Vitiligo is a long-term problem in which growing patches of skin lose their color. It can affect people of any age, gender, or ethnic group. The patches appear when melanocytes within the skin die off. Melanocytes are the cells responsible for producing the skin pigment, melanin, which gives skin its color and protects it from the sun’s UV rays.
The total area of skin that can be affected by vitiligo varies between individuals. It can also affect the eyes, the inside of the mouth, and the hair. In most cases, the affected areas remain discolored for the rest of the person’s life.
Phototherapy with UVA light
UVA treatment is usually conducted in a health care setting. First, the patient takes a drug that increases the skin’s sensitivity to UV light. Then, in a series of treatments, the affected skin is exposed to high doses of UVA light.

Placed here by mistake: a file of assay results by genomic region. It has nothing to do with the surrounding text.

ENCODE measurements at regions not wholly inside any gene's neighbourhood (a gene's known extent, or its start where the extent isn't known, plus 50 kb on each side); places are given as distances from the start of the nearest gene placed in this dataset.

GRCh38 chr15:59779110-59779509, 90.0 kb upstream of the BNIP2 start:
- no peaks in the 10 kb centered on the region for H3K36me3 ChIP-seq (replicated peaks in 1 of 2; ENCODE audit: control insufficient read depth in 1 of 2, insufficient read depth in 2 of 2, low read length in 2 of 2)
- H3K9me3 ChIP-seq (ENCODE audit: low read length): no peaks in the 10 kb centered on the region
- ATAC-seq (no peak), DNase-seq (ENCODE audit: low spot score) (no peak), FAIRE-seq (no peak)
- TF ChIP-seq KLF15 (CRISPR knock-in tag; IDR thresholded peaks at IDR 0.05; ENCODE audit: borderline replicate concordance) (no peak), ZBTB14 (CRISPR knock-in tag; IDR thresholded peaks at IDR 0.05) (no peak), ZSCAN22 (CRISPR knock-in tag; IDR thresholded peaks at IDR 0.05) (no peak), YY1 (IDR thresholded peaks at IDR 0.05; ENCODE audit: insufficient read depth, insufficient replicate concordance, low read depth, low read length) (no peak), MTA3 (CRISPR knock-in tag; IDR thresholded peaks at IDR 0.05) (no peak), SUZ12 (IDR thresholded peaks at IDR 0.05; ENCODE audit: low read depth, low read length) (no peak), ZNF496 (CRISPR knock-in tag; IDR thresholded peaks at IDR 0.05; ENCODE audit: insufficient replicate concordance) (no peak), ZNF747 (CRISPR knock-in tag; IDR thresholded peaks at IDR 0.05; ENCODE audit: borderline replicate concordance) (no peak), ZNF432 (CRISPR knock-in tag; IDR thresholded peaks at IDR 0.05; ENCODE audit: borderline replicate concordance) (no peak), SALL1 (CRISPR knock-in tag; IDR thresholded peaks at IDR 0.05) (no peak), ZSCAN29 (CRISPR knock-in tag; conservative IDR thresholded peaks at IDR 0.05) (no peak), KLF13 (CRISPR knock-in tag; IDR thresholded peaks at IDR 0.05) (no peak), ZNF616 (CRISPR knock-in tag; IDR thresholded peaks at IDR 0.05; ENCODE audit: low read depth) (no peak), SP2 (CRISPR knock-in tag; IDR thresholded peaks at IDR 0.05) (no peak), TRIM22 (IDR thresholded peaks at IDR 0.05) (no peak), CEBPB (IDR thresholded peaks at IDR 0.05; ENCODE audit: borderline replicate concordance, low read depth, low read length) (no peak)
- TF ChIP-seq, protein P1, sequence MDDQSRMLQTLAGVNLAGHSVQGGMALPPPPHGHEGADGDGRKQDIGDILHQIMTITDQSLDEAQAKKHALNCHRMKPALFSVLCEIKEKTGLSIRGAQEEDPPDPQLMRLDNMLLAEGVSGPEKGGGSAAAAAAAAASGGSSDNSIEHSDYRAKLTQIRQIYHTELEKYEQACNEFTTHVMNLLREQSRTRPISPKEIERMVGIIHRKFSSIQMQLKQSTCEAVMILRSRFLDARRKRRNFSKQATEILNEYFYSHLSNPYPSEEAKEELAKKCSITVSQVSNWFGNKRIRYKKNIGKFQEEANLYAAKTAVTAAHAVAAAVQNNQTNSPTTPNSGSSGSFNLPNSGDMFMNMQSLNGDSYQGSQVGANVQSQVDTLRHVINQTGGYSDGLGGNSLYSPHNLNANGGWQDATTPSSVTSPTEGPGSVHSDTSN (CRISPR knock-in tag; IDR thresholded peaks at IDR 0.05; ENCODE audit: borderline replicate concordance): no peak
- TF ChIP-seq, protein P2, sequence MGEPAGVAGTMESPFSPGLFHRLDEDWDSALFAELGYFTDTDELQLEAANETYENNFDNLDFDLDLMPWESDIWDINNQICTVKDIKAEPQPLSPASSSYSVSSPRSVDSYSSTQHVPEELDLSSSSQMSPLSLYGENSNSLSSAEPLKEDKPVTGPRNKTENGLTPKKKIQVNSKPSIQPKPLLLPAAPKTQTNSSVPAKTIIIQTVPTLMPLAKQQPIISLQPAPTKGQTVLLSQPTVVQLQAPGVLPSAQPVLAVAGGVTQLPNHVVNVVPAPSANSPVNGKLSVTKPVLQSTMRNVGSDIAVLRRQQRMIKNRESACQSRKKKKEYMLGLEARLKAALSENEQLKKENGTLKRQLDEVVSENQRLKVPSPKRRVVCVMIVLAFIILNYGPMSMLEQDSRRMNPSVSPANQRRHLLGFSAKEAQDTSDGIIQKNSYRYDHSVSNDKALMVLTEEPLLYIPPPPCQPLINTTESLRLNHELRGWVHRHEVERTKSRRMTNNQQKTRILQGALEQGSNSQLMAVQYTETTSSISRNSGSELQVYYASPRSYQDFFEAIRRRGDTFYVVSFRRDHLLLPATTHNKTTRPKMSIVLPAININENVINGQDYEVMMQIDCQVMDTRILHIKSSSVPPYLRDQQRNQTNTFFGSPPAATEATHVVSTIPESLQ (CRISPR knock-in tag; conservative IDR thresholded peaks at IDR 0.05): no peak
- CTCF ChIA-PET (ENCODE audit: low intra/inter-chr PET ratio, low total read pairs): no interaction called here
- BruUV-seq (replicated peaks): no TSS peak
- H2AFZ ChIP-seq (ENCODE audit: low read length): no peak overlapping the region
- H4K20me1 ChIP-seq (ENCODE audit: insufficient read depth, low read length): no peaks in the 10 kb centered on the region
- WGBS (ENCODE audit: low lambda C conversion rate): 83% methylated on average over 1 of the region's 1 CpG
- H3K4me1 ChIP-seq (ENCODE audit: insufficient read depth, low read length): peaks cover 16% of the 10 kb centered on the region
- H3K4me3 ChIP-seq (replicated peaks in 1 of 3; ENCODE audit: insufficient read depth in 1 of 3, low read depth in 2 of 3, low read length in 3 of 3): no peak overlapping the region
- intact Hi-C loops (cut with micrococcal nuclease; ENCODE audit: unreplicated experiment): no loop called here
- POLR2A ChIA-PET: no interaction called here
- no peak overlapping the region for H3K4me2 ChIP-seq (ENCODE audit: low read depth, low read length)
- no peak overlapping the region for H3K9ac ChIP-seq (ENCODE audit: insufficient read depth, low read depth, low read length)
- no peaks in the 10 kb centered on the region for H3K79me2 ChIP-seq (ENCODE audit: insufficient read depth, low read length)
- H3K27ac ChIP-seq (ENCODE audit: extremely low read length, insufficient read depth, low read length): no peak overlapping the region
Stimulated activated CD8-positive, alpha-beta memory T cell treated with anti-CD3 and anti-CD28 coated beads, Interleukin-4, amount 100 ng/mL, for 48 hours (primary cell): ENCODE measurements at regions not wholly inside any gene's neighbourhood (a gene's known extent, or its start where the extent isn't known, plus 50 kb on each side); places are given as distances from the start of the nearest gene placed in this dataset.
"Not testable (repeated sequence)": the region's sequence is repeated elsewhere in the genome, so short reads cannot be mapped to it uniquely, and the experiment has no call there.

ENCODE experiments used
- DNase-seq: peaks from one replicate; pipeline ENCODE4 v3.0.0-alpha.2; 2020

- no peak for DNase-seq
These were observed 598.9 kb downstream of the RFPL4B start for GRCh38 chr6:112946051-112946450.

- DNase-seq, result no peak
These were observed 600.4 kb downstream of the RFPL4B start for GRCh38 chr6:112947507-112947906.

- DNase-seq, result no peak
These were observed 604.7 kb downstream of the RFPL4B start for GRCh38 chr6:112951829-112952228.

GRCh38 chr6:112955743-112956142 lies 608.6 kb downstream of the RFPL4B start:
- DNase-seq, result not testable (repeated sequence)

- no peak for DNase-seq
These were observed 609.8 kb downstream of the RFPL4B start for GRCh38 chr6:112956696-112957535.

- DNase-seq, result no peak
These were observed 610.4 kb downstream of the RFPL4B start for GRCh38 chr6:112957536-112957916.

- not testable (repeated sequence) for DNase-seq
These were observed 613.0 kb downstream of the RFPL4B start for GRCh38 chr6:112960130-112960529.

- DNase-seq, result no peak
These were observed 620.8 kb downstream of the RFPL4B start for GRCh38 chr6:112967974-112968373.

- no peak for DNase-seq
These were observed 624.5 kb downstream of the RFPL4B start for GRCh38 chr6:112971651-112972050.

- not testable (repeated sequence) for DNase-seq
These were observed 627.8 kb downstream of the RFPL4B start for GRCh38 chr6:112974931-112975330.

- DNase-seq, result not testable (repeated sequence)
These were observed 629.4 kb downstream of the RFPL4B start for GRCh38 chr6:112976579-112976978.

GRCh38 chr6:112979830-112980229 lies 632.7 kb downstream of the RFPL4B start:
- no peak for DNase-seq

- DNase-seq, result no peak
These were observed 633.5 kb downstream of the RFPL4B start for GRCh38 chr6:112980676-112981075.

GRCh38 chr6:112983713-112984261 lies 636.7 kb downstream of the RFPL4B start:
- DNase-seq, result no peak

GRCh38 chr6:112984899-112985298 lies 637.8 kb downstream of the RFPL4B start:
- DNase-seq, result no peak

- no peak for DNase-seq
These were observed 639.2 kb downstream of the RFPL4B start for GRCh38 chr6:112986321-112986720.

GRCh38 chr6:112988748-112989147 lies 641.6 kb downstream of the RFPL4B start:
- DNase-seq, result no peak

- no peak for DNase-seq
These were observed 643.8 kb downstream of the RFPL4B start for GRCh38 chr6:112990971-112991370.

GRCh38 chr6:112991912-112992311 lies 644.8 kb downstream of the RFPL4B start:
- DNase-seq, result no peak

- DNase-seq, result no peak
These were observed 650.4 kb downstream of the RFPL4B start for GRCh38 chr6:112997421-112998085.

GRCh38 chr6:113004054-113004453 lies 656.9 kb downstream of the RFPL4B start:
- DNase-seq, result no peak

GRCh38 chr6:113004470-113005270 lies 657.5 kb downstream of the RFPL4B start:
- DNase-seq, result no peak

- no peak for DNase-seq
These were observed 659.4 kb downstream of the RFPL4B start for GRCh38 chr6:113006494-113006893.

In cases of mild vitiligo, the patient can camouflage some of the white patches with colored, cosmetic creams and makeup. They should select tones that best match their skin features.If creams and makeup are correctly applied, they can last 12 to 18 hours on the face and up to 96 hours for the rest of the body. Most topical applications are waterproof.
When the affected area is widespread, covering 50 percent of the body or more, depigmentation can be an option. This reduces the skin color in unaffected parts to match the whiter areas. Depigmentation is achieved by applying strong topical lotions or ointments, such as monobenzone, mequinol, or hydroquinone.